Tumhari Ram aur Sita jaisi jodi ho: This is not a blessing. Ram did not do right by Sita, he abandoned her

I experienced an awakening during my recent visit to my Grandma. It was my first visit after marriage and as we were about to leave, I touched her feet. She blessed, saying, “tum dono ki Jodi Ram aur Sita jaisi ho.” I didn’t like being blessed that way. I hope my married life is far better than that of Sita’s.

Why would I wish for a husband who doubts my integrity, questions my words and is more concerned about the feelings of others than mine? My life partner and I are made for each other. We do not wish for any other kind of life.

ram, sita, ravana, ramayana, maryada purushottam, Ram aur Sita

To be like the ‘Ram aur Sita ki jodi’ would be a curse. At least, that’s how I personally feel.

After winning Sita back from the clutches of Ravan, things were never the same again for King Ram and his queen, Sita.

ram, sita, ravana, ramayana, maryada purushottam, Ram aur Sita

Is it righteous for a king to abandon a pregnant woman? Is it enshrined in Dharma Shastra? When the time came to live by the vows, to show faith in Sita, Ram did the expected. Influenced by the public perception that Sita’s modesty may have been compromised during her captivity in Lanka, Ram asked Sita to prove her innocence and purity by walking on fire. If she came out unscathed, she would be considered pure, but if she burnt, she is guilty.


Sita urged Ram to trust her, but the king was helpless at the hands of his followers. Sita was forced into proving her innocence, and she did.

Ram was always conscious about being seen as a king whose first priority was its people. He did everything to ensure people approved of him. He willingly abandoned his wife because people thought she was violated. Ram even neglected his mother and kingdom to prove what a law abiding king and son he was.

After the Agni-pariksha, Rama was convinced that Sita was untouched and unsullied. But by then, Sita’s heart had been broken. Ram had killed the relationship by doubting her. Sita didn’t want to stay among people who suspected her purity. Ram did not bother to stop Sita, scared that his people might find that as a sign of weakness. He stood and watched her pregnant wife, humiliated and violated by the very people who called her queen. Even though she passed the test, people didn’t stop doubting her.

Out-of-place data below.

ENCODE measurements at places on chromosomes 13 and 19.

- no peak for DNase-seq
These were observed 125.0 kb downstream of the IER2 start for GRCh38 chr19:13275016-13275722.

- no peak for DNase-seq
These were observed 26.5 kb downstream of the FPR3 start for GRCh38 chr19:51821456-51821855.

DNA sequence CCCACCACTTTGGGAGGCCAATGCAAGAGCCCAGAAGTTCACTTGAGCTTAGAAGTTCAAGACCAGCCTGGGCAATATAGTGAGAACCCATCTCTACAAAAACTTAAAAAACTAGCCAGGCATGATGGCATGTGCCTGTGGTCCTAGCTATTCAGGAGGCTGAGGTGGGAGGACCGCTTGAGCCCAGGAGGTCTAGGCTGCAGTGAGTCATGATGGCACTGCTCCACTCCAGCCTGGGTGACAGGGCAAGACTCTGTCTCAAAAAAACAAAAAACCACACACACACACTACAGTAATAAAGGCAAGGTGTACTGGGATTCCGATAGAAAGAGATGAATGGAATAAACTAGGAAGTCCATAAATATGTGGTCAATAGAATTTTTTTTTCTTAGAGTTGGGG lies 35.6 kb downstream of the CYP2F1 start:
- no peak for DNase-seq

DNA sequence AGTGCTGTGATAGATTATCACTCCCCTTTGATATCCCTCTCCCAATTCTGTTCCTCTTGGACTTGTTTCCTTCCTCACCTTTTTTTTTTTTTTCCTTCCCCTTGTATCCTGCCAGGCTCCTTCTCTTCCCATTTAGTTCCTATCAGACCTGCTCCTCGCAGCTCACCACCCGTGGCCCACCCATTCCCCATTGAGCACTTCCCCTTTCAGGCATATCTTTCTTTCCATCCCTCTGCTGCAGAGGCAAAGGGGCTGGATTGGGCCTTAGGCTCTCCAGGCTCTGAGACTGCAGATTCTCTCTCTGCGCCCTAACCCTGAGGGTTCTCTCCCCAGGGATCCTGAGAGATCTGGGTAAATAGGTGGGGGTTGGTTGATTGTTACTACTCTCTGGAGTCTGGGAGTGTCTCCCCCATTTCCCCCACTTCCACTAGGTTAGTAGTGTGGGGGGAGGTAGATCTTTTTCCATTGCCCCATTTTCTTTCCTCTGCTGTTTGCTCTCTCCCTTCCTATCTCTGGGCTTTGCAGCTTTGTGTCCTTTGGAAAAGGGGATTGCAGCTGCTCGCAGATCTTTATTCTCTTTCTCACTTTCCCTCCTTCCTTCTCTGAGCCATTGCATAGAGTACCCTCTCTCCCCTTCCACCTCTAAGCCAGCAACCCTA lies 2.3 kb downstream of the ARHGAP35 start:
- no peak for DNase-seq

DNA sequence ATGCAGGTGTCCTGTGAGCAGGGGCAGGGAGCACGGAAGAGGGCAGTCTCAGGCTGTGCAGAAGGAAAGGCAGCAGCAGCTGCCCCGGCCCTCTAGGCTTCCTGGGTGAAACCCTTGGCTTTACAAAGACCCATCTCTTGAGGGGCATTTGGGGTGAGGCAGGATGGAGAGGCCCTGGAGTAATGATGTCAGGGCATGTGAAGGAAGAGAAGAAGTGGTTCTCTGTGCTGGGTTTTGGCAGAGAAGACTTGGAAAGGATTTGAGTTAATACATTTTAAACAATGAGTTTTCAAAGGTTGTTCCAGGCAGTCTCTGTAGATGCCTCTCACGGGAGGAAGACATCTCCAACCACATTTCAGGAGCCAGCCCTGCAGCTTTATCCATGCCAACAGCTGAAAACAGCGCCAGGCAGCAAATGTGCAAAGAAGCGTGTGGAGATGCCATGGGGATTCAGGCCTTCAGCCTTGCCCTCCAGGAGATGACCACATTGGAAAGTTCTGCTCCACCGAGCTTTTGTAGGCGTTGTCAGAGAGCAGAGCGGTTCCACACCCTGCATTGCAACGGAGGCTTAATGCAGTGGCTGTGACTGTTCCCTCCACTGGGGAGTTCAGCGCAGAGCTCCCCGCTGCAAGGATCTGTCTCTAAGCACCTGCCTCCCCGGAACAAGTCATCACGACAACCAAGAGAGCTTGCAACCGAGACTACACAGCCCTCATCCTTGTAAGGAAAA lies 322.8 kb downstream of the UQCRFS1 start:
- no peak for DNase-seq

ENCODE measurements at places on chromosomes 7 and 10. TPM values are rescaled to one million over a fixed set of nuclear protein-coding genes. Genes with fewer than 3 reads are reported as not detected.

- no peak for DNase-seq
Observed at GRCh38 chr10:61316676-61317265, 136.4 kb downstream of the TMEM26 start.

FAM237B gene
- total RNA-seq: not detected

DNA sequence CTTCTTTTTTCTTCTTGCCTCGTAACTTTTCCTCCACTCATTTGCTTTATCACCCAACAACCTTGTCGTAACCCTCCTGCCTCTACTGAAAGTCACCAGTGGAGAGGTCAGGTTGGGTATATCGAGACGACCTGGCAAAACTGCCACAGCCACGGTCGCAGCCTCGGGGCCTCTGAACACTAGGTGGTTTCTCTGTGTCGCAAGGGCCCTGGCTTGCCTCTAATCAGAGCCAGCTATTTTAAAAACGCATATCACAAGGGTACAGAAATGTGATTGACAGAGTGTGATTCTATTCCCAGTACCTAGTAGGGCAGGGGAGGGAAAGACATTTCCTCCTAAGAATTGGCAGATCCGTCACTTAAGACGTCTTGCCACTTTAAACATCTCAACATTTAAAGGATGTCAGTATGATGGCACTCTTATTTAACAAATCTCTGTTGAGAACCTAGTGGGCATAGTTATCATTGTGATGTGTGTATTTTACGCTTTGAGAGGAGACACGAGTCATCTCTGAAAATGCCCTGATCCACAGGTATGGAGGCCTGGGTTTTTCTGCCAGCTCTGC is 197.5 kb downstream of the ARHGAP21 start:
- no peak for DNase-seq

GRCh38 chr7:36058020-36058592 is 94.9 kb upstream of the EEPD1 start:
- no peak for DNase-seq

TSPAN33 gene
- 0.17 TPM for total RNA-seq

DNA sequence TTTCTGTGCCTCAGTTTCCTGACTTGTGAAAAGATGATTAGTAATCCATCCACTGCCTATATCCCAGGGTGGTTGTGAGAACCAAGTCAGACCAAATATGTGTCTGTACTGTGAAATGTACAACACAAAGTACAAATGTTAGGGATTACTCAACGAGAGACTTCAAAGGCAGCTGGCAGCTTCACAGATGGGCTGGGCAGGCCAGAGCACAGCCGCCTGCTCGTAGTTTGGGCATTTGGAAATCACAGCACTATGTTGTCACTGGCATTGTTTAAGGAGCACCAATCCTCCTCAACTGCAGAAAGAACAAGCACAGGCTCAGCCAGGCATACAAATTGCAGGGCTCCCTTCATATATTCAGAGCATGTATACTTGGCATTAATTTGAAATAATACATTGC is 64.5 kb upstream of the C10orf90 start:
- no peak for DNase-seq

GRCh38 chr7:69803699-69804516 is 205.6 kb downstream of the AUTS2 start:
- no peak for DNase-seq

Why didn’t Ram use his influence and power to change people’s mind? After all, he was convinced that his wife was pure. Convinced himself, he could have shown his people the light, the truth. But he remained a mute spectator while Sita dragged her feet out of his life. I believe Ram failed in his duties towards his wife, he treated her just like any other woman in his kingdom, he proved his lack of faith in her by forcing her to walk on fire. He didn’t stand by her in her moment of difficulty. Why should I hope for such a person? Ram doubted Sita’s chastity, he broke her heart. Sita endured for a long time in Ravan’s custody, she must have wished a million times for a reunion with Ram, she must have had sleepless nights, spent thinking about Ram, and only Ram.

Without any evidence, logic and regret, the society rebuked Sita for no fault of hers. In trying to be politically correct, Ram remained a silent spectator. He allowed Sita’s image to be ruined by people who had no clue about the reality. Ram was enlightened and wise, he could have used his position to return Sita her dignity, but he did not.

I am not denigrating Ram, I am simply pointing out certain chain of events that raise grave concerns.

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